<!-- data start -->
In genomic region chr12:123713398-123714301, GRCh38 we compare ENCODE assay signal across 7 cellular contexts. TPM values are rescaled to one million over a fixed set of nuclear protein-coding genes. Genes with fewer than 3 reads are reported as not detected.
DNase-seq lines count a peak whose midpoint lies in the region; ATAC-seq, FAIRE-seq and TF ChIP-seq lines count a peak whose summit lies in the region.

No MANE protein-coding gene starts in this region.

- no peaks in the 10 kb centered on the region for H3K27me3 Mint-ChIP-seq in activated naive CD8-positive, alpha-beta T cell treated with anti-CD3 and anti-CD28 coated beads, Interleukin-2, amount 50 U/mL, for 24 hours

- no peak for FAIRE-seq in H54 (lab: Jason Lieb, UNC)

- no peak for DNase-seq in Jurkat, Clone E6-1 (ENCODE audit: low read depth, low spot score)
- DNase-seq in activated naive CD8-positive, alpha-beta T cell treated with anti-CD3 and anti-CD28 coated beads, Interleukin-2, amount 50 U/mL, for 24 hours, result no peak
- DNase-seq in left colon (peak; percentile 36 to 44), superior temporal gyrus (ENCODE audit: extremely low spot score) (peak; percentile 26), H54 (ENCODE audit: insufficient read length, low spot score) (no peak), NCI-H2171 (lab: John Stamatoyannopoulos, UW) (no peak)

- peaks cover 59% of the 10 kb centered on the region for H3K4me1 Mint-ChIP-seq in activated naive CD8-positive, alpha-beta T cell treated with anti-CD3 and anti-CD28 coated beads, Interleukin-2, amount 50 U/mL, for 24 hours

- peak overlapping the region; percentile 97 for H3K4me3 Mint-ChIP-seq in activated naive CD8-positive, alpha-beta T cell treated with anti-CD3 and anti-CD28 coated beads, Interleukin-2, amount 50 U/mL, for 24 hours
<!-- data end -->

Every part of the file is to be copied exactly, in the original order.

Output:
In genomic region chr12:123713398-123714301, GRCh38 we compare ENCODE assay signal across 7 cellular contexts. TPM values are rescaled to one million over a fixed set of nuclear protein-coding genes. Genes with fewer than 3 reads are reported as not detected.
DNase-seq lines count a peak whose midpoint lies in the region; ATAC-seq, FAIRE-seq and TF ChIP-seq lines count a peak whose summit lies in the region.

No MANE protein-coding gene starts in this region.

- no peaks in the 10 kb centered on the region for H3K27me3 Mint-ChIP-seq in activated naive CD8-positive, alpha-beta T cell treated with anti-CD3 and anti-CD28 coated beads, Interleukin-2, amount 50 U/mL, for 24 hours

- no peak for FAIRE-seq in H54 (lab: Jason Lieb, UNC)

- no peak for DNase-seq in Jurkat, Clone E6-1 (ENCODE audit: low read depth, low spot score)
- DNase-seq in activated naive CD8-positive, alpha-beta T cell treated with anti-CD3 and anti-CD28 coated beads, Interleukin-2, amount 50 U/mL, for 24 hours, result no peak
- DNase-seq in left colon (peak; percentile 36 to 44), superior temporal gyrus (ENCODE audit: extremely low spot score) (peak; percentile 26), H54 (ENCODE audit: insufficient read length, low spot score) (no peak), NCI-H2171 (lab: John Stamatoyannopoulos, UW) (no peak)

- peaks cover 59% of the 10 kb centered on the region for H3K4me1 Mint-ChIP-seq in activated naive CD8-positive, alpha-beta T cell treated with anti-CD3 and anti-CD28 coated beads, Interleukin-2, amount 50 U/mL, for 24 hours

- peak overlapping the region; percentile 97 for H3K4me3 Mint-ChIP-seq in activated naive CD8-positive, alpha-beta T cell treated with anti-CD3 and anti-CD28 coated beads, Interleukin-2, amount 50 U/mL, for 24 hours